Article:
Internet Pad Professional 2020 Review
It's been a while, hasn't it? I think my last blog was sometime in March, making this the longest hiatus the blog has seen, probably. I can't be overly bothered to check, if I'm being honest. If you're wondering where I've been, well most of my time has been spent on my YouTube channel and on a podcast I started with my buddy Zach Slimp called Tough Cookies (both of which can be found above).
But I'm not here to plug myself (insert joke). I've called you all here for a reason, which most of you probably know, if you're clever enough to read the titles of blogs. This is my official 2020 iPad Pro (Internet Pad Professional) review. I ended up with the 256 GB one, and I picked up the Pencil and Magic Keyboard while I was at it, so this review is for that model specifically. I do not have, nor am I planning to get, the monolithic-ten-commandments-size-of-a-doormat 12.9 inch version. "Camruinn, why did you buy an iPad? Did you need one? For your work? Your very important work?" Good question! No. Not at all. In fact, my overall goal in buying this thing was to replace my perfectly fine 2016 MacBook Pro with something lighter, smaller, and more fun that I could toss in my backpack and take with me places, like school and day trips, simply because it looks fun. As such, I need my iPad to do several things: 1) Edit video. I make a fair amount of videos. Most end up on my YouTube channels, but I also edit together quick and dirty edits for Tough Cookies's TikTok profile, as well as the occasional school project. 2) Edit photos. My first and deepest love will always be for photography. It's what got me started on making stuff, and it remains my absolute favorite thing to do. Most of my editing I do in Lightroom, with the occasional foray into Photoshop. I need my iPad to be able to keep up. 3) Writing. I write pretty often. I'm writing right now, in fact. See. I just did it. 4) Manage all the crap I make. I'm pretty all over the place when it comes to mediums. Like I said, I write, make videos, take photos, and record a podcast. That means I stock up on files quickly, and most of my backups are stored locally on drives, meaning I need something that allows me to manage those files effectively. I'm also assuming that if you're this far into the review then you're someone who actually cares about tech and iPads, so I'm going to spare you all the usual ogling over the obvious. Yes, iPadOS. Yes, curser support. Yes, desktop browsing. We get it. This is MY review, not 9to5Mac's review. So now that you all know the backstory, let's get into the meat of things. I'll break it up into two parts: what I do and don't like. Simple enough. Part the First: What I Like There's a lot to love about the Internet Pad Professional. I'll split this section up by the things I actually do with it, the first being photography. Photo editing on iPad is great, for me at least. I use Lightroom and Photoshop when I edit photos, and Adobe has pretty solid ports of their Creative Cloud versions on iOS. Lightroom is extremely comparable to the desktop version, in fact I haven't been able to throw anything at the iPad version that my laptop could do better. Photoshop on iPad gets flack for being incomplete, but if you're like me and just throw together the occasional simple composite, you'll be fine. The real draw of photo editing on iPad for me is the way it's changed my relationship with my photos. Using a touch-first OS means that I really get to handle my photos in a way that desktop editing just cannot provide. When I use the brush tool I really get to paint on my edits. When I need a closer look at something, I get to really manipulate things via my hands rather than a scroll wheel. It's a small thing, but I like it.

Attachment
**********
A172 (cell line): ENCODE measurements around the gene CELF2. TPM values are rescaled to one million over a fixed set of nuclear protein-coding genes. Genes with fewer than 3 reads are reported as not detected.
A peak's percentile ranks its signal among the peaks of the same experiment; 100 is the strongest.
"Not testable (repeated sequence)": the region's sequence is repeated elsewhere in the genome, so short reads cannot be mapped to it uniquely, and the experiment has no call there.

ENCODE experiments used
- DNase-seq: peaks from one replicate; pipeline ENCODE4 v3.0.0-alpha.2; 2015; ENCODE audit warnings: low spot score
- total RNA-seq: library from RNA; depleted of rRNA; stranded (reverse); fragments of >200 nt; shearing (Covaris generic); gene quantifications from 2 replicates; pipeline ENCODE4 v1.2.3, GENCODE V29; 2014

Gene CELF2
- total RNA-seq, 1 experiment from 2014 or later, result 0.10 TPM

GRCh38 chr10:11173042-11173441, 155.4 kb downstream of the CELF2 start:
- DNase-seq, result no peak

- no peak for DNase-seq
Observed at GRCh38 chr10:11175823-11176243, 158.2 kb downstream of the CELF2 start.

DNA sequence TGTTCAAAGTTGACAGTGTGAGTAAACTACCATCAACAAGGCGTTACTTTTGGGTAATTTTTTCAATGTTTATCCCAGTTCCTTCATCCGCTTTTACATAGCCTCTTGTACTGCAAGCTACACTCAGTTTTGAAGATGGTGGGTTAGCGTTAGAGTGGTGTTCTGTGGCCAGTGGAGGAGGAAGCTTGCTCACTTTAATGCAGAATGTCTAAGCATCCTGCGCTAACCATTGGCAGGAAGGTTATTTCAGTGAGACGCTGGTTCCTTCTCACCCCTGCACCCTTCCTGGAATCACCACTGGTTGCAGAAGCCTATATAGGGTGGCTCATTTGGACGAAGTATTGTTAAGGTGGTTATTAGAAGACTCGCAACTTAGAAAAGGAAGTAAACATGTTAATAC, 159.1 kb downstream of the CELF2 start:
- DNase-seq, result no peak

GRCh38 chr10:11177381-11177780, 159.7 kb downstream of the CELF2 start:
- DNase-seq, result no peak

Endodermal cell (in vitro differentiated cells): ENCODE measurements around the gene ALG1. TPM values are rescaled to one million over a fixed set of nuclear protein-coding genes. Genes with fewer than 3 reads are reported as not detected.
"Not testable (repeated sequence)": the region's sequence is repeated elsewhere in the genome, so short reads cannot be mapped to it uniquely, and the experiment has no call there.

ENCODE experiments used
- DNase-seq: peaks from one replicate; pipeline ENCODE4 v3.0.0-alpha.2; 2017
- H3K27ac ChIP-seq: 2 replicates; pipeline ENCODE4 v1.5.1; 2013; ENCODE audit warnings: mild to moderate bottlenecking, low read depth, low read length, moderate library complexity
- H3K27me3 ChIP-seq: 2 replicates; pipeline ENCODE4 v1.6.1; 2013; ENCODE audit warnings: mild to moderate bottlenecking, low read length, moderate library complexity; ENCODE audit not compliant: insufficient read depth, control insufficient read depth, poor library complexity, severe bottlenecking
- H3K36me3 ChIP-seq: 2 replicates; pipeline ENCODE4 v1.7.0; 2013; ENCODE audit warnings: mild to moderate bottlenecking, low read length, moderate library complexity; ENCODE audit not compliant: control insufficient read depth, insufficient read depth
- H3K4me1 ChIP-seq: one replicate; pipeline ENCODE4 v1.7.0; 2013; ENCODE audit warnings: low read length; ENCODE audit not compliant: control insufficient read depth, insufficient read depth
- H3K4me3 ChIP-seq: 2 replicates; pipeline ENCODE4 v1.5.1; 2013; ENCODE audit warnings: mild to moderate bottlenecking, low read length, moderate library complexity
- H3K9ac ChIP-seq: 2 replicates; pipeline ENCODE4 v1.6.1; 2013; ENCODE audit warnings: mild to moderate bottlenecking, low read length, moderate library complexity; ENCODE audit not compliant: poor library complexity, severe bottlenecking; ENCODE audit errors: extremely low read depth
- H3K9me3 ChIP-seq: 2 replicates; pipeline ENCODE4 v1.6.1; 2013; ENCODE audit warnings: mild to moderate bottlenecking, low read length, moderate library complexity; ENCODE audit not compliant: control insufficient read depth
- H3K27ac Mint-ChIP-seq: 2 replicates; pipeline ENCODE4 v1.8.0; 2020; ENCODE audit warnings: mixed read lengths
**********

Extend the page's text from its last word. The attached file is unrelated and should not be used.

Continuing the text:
Video editing is also extremely solid on iPad. I use the app Lumafusion, which seems to be the standard for iOS video editing, and it's really nice. It seems to be based more off of FinalCut rather than Premiere, which is what I'm used to, so I'm not as snappy with it as I am on desktop. Other than that, though, no complaints. A few days ago I downloaded the latest Tough Cookies audio, edited together our YouTube version, and posted it all from the dinner table in a jiffy. I have yet to throw anything at it that it can't handle. Writing with the Magic Keyboard is perfectly serviceable, which is pretty much all I expected. The keyboard in question uses the old / new scissor mechanism, so typing on it feels about on par with the new 16-inch MacBook Pro. Sure, it isn't as good as my mechanical keyboard, but it's just as good as a good laptop keyboard, which ain't bad at all. I also found that I jumped right into it with no obvious drawbacks. I was afraid that my typing would be affected by a new mechanism and size of keyboard, but my words-per-minute is about the same as on my laptop. File management is boring. So I'm not going to write a lot about it. It works. It isn't flashy, but I can safely transfer files to-and-from my drives with my iPad. Not much else to say. Part the Second: What I Don't Like Spoiler alert: this section is going to be a bit short. The iPad is great, but I have run into a couple of small hiccups. The first came when I was trying to download a clip from YouTube and use it in a video of mine. My go-to YouTube to MP4 converter that I'm sure is making a fortune off of stealing my data seems to randomly change how it is you actually SAVE a video once it's been converted. Most of the time you get a download button and it's as easy as tapping the screen. However, sometimes it'll bring up an actual file that you need to left-click and save manually, which an iPad can't really do (no, not even with the Magic Keyboard or a mouse). My fix to this was to use the second hit on Google, which was slightly irritating but not really a huge deal. Hiccup number two is not, I suspect anyway, my iPad's fault. Also, I lied. I'm going to talk about file management for a second. I use OneDrive for cloud storage because my college gives us all unlimited space with our .edu email, and I have about 100 GB of stuff I need on all my devices at any given time. OneDrive on iPad is...just not very good. It isn't horrible, but it isn't great. Specifically, when I was syncing a couple of videos (about 3 GB each), I found that OneDrive hit a glitch where it just refused to upload the files until I had restarted my iPad. Similarly, things like Word documents seem to take a while to update as well. Maybe only a few minutes here and there, but when I'm working off of multiple devices, that can be a pain. I did some quick research and it turns out that pretty much the whole Microsoft Office suite is pretty infamous for not playing nice with iOS. That's a bit disappointing, but it should also be said that most of my problems came from when I was just setting up my OneDrive, and since getting it up and going, I've run into a lot fewer issues. Secret Part the Third: Conclusions Overall, I like this thing. The biggest draw for me is just how fun it is to use. All the reviews I've seen online go over the usual specs, updates, and changes that you expect from a tech review, but no one is really talking about how _fun_ the iPad is to use. I mean sure, my Honda Accord gets me from A to B just fine, but a Porsche 911 would be a lot more fun to drive instead. The iPad is like that. It really can't offer a whole lot more that a similarly-priced laptop could offer, but it's a whole lot more fun. Plus 120 HZ is just...delightful.